Candied Flowers Recipe – How to Make Sugared Pansies & Violets

Making candied flowers from foraged wild violets and pansies from our garden is the perfect activity to welcome in spring.  It’s a fun and easy project that requires just a few simple ingredients and a little nature hike to find your own flowers!

I was able to make these candied flowers with my two small children and they enjoyed every part, from foraging the violets while hiking in the forest, to painting the flower petals and tasting their flower candies the next day.  It was a relaxing and quick project, with minimal clean up and nothing too complicated for little hands, which is my kind of recipe when working alongside a 2 and 4 year old!

Wild violets and pansies on table

Choosing the Best Edible Flowers

There are many edible flowers you can choose for this recipe! The type of flowers you choose does matter, and the small flowers work the best, which is why we used pansies and violets.  You could also take a larger edible flower, such as a rose, and use just the individual petals.

Here are some more flowers you could use:

  • Violets
  • Borage
  • Rose petals
  • Lilac
  • Chamomile
  • Pansies
  • Violas
  • Even herbs, like mint leaves!

Tools You Will Need

  • Small paint brush or pastry brush
  • Small bowl
  • Drying rack 
  • Baking sheet 

Ingredients You Will Need

  • Edible flowers
  • Egg white
  • Regular sugar or caster sugar (optional wild violet sugar)

In our process we used both regular sugar and wild violet sugar, which has a purple tint to it.  It allowed the darker flowers to maintain a darker hue after they were crystallized.

How to Make Candied Edible Flowers

1) Gather your Flowers

Where and how you source your flowers is very important.  You want to make sure you have fresh flowers that are free of pesticides and contaminants.  We used pansies from our own garden because we know how they have been grown and we went to a nearby forest to forage the wild violet flowers.  If you don’t have flowers available to you, you may be able to find them at a local farmers market or specialty grocery store.  You could also find them online!  

When picking violets, we found it helpful to keep the long stem in tact, so they were easier to hold when you paint on the egg wash later on.

Jar of wild violets and pansies

2) Clean the Flowers     

Once you have your flowers gently rinse them off with cool water or submerge them in a bowl of cold water to remove any dirt or bugs. Be careful not to bruise the petals in this process as they are very delicate.  After they are clean, take them out and place them on a towel and pat dry.

3) Prepare the egg white and sugar

Take an egg white and add a teaspoon of water and whisk with a fork until it starts to look bubbly. (note: anytime you consume raw eggs you have a risk of salmonella, you can use pasteurized eggs to minimize this risk.) 

Place your sugar in a small bowl. You will only need about 1/4 cup, but the amount will depend on how many flowers you are using.

4) Paint on the egg white 

You will then use your small brush to paint a thin layer of egg white onto the petals.  By using a small paintbrush, it will be easier to keep the coated petal separate from the other petals.

toddler painting egg white on pansy to make candied flowers

5) Sprinkle sugar on top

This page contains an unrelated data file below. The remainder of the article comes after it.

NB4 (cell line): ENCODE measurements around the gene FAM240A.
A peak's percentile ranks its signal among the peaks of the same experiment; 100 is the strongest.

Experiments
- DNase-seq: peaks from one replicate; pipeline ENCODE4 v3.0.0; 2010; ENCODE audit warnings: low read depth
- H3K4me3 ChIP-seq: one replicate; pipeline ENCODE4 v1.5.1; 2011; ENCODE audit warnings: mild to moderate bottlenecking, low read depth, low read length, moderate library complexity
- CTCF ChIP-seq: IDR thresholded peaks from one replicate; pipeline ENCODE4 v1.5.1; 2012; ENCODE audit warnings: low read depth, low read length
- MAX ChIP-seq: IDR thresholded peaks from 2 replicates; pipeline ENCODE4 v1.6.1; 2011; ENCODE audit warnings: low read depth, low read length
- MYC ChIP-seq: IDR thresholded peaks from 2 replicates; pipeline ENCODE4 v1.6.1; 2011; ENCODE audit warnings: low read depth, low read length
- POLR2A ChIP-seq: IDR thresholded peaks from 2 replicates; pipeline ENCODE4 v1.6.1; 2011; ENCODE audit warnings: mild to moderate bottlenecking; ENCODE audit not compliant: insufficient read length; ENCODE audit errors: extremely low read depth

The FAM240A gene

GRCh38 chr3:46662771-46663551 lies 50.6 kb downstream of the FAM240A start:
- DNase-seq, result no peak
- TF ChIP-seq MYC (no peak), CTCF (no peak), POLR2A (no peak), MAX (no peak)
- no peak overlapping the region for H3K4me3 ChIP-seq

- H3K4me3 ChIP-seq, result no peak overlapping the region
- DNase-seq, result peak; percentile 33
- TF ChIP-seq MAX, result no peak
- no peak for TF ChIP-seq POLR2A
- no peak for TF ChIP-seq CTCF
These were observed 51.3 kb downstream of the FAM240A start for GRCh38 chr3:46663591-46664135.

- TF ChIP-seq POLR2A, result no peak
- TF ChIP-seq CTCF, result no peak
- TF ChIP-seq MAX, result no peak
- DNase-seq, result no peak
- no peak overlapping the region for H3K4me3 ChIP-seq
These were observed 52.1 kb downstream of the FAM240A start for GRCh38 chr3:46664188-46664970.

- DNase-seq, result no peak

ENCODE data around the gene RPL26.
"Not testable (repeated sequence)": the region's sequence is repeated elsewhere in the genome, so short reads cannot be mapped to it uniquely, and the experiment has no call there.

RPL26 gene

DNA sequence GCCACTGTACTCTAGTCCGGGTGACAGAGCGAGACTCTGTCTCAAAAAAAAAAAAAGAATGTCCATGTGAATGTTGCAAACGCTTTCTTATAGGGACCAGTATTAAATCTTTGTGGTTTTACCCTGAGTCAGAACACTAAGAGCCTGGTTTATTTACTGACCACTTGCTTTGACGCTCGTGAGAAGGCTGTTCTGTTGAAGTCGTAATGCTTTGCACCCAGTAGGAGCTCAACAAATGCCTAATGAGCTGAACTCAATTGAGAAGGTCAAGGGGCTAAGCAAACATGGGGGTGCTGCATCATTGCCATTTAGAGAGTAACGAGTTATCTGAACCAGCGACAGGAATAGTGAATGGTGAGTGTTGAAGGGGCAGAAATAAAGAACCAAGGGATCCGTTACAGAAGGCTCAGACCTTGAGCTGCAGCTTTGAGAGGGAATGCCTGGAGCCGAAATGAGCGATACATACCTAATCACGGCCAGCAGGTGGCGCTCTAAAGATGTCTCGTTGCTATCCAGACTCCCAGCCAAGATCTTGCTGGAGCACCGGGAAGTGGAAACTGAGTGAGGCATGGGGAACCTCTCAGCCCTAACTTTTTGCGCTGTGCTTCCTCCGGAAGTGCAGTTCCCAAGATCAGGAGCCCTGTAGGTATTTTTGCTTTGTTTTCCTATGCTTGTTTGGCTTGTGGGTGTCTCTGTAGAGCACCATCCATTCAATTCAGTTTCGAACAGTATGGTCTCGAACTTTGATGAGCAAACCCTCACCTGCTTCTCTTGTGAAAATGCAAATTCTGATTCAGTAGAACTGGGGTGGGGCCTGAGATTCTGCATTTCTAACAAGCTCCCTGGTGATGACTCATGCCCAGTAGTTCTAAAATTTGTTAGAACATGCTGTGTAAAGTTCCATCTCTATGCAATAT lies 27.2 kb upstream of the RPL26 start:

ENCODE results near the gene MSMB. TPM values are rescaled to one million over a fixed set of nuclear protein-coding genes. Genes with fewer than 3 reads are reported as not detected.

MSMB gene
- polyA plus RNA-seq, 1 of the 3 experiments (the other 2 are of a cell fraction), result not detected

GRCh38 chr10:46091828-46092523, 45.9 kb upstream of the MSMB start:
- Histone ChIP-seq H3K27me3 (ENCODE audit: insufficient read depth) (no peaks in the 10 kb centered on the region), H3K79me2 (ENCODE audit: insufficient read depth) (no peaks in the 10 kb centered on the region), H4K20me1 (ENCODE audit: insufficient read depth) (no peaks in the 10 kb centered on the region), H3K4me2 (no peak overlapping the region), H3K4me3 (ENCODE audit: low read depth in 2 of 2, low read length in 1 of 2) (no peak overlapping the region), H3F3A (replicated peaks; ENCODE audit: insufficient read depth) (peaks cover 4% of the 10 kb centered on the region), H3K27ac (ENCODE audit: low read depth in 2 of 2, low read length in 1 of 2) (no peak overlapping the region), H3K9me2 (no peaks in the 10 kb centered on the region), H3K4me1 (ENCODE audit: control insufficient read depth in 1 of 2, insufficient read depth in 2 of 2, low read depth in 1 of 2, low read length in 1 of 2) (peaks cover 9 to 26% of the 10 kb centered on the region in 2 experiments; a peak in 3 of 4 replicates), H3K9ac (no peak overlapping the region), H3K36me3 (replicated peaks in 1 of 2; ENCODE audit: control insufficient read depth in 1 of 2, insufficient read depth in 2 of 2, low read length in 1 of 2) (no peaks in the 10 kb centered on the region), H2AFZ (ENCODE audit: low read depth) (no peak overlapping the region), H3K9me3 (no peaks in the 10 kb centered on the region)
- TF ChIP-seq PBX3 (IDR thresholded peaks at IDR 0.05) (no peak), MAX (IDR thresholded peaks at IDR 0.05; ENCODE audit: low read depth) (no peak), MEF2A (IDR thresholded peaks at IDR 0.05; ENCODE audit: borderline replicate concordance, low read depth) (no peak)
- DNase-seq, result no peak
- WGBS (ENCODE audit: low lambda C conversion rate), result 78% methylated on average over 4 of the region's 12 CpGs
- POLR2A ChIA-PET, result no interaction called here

Now take a small pinch of sugar and sprinkle it on top of your flower.  You can also dip into the sugar, but it tends to get clumpy and you will need to wipe off the excess sugar if you want a perfectly coated flower.  

Our petals had lots of clumps because my kids were very excited about the sugar and had a hard time restraining their sprinkles 🙂 

child painting egg white on a wild violet

6) Drying time

This part requires a little patience.  Set your flowers on a drying rack or plate at room temperature for around 24 hours.  You may need to flip your flowers over to make sure the whole flower is dry if they are on a plate.   The flowers are preserved in the sugar and it is important they are completely dry before you put them in an airtight container for future use. 

Supplied for candied flowers. Table with paintbrush and sugared flowers on baking sheet.

7) Remove the stem

Once the crystallized flowers are dry, they become crispy and brittle.  Use a scissors when removing the rest of the stem and don’t try to pull it off or your flower will most likely break.

purple candied pansy held close up against a background of candied flowers

8) Storage

You now have your finished product! Store flowers in an airtight container.  They will get crispier the longer they are stored and can last multiple months if stored correctly. Do not use if flowers have lost their crispiness and have become mushy.

And there you have it! Beautiful sugared flowers that make great decorations for your baked goods, drinks, or cocktails. My kids also think they are fun to just eat on their own, but I think I prefer them to go along with something sweet 🙂

There are so many fun ideas for how to use sugared edible flowers in your food adventures, here are some great examples: 

Have you tried baking with candied edible flowers? Which flowers do you want to try next?!

Sharing is Caring!

Violet sugar with candied violets and pansies

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  1. What easy and pleasant instructions. Thank you for sharing. I hope to try this with my grandchildren soon. The violets ate under the snow today. Hope we didn’t miss our chance.

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